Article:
Don’t look down. That’s what they say when you are clinging onto the side of a mountain, or up somewhere high and terrified you will fall. I felt the same kind of panic when I went to have my bone scan this week. I get a little claustrophobic in tight spaces. This was my second radio-active injection for the week. We had made the appointment so that while we waited the three hours between the injection and the scan, we could visit our grandson Josh who turned eight that day. The only problem was, now granny was a tiny bit radio-active, not enough to bother grown ups and older kids but I wasn’t allowed to nurse our little great grand-daughter Amaya, which really sucked. I hadn’t seen her for weeks and was busting a gut to have a cuddle. I am sure since she is a smart little thing that she would have interpreted my crazy dancing and facial expressions from a distance as the love I was trying to convey.
Celebrations over with and back to the scan. The machine was about half the length of my body, much the same as the one used for my lymph node scan the week before only now you lay, facing upwards and the machine comes down to about an inch away from your face and stays there for about 5 or 6 minutes, which doesn’t sound long, but is if you have an active imagination like mine. I started to think of the movie Houdini I had seen years before, Tony Curtis AKA Houdini was dropped chained up in a box, through an ice-hole in the frozen river. He was meant to escape and appear safe and sound through the ice-hole a couple of minutes later. Only problem was the river current took the box down stream, and Tony couldn’t find the hole to get back out. Everyone assumed he drowned and went home, they didn’t know Tony was very resourceful and we saw shots of him coming up to take gulps of air in the tiny pocket between the water and the ice. Eventually, he found his way out and I and all my other claustrophobic friends heaved a sigh of relief and vowed never to try that at home. I was snapped out of my icy water imaginings by the technician who very nicely but firmly told me to keep still or we would have to start all over and to just keep my eyes closed. Don’t look apparently applied here as well as on mountain tops. ‘I will be right here she said, you just need to keep your eyes closed and don’t open them till I tell you to’ Five minutes seems like an eternity, I just lay there and spent the time catching up on some praying, you could also count slowly to 300 to wile away the minutes. I had to fight the urge to open my eyes, I just kept saying to myself, don’t do it you will freak out when you see the machine right in front of your face. Also Julie’s voice kept repeating, ‘don’t open your eyes, you’re doing great’ It wasn’t long till I could open my eyes and the machine was passing further down my body. It took about 40 minutes all together. Sometimes, you just have to man up, or should I say woman up. I realised that may not be the last time I will have a bone scan in my life, so I may as well get used to it.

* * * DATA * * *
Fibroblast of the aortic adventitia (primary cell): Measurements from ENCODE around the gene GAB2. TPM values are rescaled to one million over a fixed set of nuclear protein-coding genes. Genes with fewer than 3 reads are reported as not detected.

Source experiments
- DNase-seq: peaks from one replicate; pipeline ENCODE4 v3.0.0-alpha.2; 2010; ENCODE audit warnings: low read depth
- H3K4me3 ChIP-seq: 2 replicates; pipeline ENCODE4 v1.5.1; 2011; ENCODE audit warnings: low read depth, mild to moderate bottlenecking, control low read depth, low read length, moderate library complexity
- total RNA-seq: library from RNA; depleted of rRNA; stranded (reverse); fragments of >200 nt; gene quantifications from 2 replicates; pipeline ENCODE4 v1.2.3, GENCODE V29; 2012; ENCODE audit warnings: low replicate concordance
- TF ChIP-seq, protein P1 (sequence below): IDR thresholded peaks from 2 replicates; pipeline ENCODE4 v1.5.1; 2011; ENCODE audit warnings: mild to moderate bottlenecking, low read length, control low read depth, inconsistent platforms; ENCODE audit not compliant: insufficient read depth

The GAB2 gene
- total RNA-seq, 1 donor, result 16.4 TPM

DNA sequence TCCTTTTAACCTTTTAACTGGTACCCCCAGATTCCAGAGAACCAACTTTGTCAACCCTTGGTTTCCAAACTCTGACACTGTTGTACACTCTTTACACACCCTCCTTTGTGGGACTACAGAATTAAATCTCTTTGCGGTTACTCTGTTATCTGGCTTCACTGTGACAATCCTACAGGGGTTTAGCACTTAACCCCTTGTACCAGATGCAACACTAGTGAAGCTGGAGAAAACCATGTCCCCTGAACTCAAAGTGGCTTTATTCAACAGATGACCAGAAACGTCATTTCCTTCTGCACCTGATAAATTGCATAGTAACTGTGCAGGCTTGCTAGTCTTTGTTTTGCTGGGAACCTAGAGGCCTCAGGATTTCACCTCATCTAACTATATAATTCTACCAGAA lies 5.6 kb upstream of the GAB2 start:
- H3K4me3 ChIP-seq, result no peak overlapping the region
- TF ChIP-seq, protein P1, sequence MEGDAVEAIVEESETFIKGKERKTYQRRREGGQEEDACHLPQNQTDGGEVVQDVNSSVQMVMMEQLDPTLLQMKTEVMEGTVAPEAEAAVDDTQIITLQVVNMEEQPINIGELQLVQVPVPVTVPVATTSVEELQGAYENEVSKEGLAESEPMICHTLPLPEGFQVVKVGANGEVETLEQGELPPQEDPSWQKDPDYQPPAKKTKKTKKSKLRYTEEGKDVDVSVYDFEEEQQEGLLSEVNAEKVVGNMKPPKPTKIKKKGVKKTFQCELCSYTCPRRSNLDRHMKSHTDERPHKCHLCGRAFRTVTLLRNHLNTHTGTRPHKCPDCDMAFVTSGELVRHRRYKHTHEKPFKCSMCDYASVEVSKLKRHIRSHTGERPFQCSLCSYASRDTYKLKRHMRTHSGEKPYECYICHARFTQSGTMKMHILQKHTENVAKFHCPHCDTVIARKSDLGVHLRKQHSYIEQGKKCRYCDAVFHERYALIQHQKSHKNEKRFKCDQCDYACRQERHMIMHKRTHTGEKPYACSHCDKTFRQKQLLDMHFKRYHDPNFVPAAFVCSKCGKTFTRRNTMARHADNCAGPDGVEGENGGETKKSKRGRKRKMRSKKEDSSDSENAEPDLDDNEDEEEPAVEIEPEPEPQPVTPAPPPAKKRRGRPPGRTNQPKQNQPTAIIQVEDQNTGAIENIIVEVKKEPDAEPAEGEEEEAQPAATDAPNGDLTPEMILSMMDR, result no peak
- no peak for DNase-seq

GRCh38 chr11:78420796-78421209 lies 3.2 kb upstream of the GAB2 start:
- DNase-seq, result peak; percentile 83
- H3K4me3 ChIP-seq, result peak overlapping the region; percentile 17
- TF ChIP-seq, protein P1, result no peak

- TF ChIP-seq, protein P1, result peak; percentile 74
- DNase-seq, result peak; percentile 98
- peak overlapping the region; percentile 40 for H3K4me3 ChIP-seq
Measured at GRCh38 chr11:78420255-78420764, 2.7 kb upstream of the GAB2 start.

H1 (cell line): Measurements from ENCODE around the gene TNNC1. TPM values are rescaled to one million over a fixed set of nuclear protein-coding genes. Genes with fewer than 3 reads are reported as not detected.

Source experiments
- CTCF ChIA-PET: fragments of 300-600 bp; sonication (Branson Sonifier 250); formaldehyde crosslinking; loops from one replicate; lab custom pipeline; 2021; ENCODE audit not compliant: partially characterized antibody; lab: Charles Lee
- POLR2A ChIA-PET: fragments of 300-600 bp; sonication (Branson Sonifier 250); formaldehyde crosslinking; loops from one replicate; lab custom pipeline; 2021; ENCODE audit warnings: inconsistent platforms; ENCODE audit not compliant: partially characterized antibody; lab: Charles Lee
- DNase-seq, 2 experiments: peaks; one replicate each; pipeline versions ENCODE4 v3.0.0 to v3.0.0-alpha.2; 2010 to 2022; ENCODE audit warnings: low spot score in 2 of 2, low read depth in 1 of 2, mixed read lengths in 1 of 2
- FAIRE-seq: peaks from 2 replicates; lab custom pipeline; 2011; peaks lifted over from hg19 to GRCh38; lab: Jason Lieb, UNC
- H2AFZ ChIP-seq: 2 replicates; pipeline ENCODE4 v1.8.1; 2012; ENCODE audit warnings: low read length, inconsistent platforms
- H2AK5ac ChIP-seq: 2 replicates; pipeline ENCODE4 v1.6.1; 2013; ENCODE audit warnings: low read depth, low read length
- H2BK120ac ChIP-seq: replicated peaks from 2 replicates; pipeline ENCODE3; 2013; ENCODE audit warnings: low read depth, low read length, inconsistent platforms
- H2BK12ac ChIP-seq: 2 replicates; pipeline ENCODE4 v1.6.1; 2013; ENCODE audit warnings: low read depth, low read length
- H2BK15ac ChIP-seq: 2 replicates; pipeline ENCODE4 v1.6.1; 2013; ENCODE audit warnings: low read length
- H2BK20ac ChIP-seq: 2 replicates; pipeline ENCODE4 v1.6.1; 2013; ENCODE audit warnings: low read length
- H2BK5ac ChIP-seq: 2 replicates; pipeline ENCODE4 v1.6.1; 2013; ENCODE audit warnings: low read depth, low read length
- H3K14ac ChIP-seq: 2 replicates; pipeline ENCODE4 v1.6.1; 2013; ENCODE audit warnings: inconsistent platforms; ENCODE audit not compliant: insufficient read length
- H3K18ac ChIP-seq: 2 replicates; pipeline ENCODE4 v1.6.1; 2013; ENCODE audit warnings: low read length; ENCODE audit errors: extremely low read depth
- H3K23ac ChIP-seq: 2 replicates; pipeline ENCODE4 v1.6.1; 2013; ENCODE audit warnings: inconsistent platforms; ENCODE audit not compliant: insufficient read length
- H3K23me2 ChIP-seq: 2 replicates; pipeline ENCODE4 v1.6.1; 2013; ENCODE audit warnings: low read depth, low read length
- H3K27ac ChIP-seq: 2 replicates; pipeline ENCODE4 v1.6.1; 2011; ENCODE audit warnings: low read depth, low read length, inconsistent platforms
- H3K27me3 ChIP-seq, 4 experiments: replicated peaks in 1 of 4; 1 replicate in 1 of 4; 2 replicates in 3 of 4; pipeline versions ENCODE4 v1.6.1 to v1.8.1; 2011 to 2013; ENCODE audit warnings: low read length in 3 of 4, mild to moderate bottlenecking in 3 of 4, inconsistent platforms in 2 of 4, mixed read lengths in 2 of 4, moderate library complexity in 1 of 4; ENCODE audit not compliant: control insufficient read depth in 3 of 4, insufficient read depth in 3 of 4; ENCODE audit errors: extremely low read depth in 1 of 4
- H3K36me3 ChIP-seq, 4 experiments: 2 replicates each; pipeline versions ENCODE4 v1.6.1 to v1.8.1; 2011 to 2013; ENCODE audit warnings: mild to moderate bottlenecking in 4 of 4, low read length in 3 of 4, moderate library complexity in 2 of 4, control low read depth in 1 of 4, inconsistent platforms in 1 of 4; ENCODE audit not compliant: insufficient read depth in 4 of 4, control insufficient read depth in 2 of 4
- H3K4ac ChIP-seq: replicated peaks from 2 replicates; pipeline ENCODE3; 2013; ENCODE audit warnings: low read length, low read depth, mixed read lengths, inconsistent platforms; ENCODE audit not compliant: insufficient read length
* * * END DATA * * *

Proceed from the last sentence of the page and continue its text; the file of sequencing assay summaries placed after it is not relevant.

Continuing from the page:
On the way home, I went to call Troy to see how things turned out at Lesa’s Doctor appointment, she is having various tests to find out the source of her pain over Christmas and New Year. There was an unknown voice message, which turned out to be Royal Perth Hospital, ringing to make an appointment for me to see the Oncologist. They had receive a referral from my breast surgeon that morning. Funny thing is I don’t see the surgeon till Monday to get my results, and even though I kind of knew from the type of tumour I was meant to have that Chemo may be part of my treatment, it was weird to hear about it back to front.